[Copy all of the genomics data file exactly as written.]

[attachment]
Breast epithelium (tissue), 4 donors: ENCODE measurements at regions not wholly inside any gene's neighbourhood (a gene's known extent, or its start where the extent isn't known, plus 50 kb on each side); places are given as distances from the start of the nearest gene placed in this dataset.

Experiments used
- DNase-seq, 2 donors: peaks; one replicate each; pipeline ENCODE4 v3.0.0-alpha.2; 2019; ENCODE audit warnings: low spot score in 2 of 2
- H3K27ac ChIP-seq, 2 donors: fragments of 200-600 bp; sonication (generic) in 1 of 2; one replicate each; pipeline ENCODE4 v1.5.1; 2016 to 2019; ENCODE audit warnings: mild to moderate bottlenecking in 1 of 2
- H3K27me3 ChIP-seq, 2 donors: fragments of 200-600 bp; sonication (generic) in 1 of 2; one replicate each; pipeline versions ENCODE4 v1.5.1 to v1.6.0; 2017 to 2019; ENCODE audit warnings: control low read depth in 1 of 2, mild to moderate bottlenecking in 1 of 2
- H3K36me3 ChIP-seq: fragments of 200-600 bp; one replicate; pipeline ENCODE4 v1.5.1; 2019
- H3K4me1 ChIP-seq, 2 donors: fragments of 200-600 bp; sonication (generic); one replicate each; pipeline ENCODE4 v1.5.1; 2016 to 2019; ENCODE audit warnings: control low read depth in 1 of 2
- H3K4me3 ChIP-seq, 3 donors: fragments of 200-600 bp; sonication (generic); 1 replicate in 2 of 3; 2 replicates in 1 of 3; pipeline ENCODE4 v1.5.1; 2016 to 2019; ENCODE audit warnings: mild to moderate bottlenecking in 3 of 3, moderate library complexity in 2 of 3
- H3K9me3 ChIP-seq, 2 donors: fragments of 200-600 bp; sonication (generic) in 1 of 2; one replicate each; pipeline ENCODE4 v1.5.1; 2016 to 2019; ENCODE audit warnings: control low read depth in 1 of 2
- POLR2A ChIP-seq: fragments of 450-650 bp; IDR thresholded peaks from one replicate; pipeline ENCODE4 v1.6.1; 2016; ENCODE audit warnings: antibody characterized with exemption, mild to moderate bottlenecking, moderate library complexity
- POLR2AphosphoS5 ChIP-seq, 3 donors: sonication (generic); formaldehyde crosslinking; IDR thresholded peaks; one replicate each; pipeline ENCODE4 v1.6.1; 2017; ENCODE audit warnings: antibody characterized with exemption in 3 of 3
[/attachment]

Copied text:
Breast epithelium (tissue), 4 donors: ENCODE measurements at regions not wholly inside any gene's neighbourhood (a gene's known extent, or its start where the extent isn't known, plus 50 kb on each side); places are given as distances from the start of the nearest gene placed in this dataset.

Experiments used
- DNase-seq, 2 donors: peaks; one replicate each; pipeline ENCODE4 v3.0.0-alpha.2; 2019; ENCODE audit warnings: low spot score in 2 of 2
- H3K27ac ChIP-seq, 2 donors: fragments of 200-600 bp; sonication (generic) in 1 of 2; one replicate each; pipeline ENCODE4 v1.5.1; 2016 to 2019; ENCODE audit warnings: mild to moderate bottlenecking in 1 of 2
- H3K27me3 ChIP-seq, 2 donors: fragments of 200-600 bp; sonication (generic) in 1 of 2; one replicate each; pipeline versions ENCODE4 v1.5.1 to v1.6.0; 2017 to 2019; ENCODE audit warnings: control low read depth in 1 of 2, mild to moderate bottlenecking in 1 of 2
- H3K36me3 ChIP-seq: fragments of 200-600 bp; one replicate; pipeline ENCODE4 v1.5.1; 2019
- H3K4me1 ChIP-seq, 2 donors: fragments of 200-600 bp; sonication (generic); one replicate each; pipeline ENCODE4 v1.5.1; 2016 to 2019; ENCODE audit warnings: control low read depth in 1 of 2
- H3K4me3 ChIP-seq, 3 donors: fragments of 200-600 bp; sonication (generic); 1 replicate in 2 of 3; 2 replicates in 1 of 3; pipeline ENCODE4 v1.5.1; 2016 to 2019; ENCODE audit warnings: mild to moderate bottlenecking in 3 of 3, moderate library complexity in 2 of 3
- H3K9me3 ChIP-seq, 2 donors: fragments of 200-600 bp; sonication (generic) in 1 of 2; one replicate each; pipeline ENCODE4 v1.5.1; 2016 to 2019; ENCODE audit warnings: control low read depth in 1 of 2
- POLR2A ChIP-seq: fragments of 450-650 bp; IDR thresholded peaks from one replicate; pipeline ENCODE4 v1.6.1; 2016; ENCODE audit warnings: antibody characterized with exemption, mild to moderate bottlenecking, moderate library complexity
- POLR2AphosphoS5 ChIP-seq, 3 donors: sonication (generic); formaldehyde crosslinking; IDR thresholded peaks; one replicate each; pipeline ENCODE4 v1.6.1; 2017; ENCODE audit warnings: antibody characterized with exemption in 3 of 3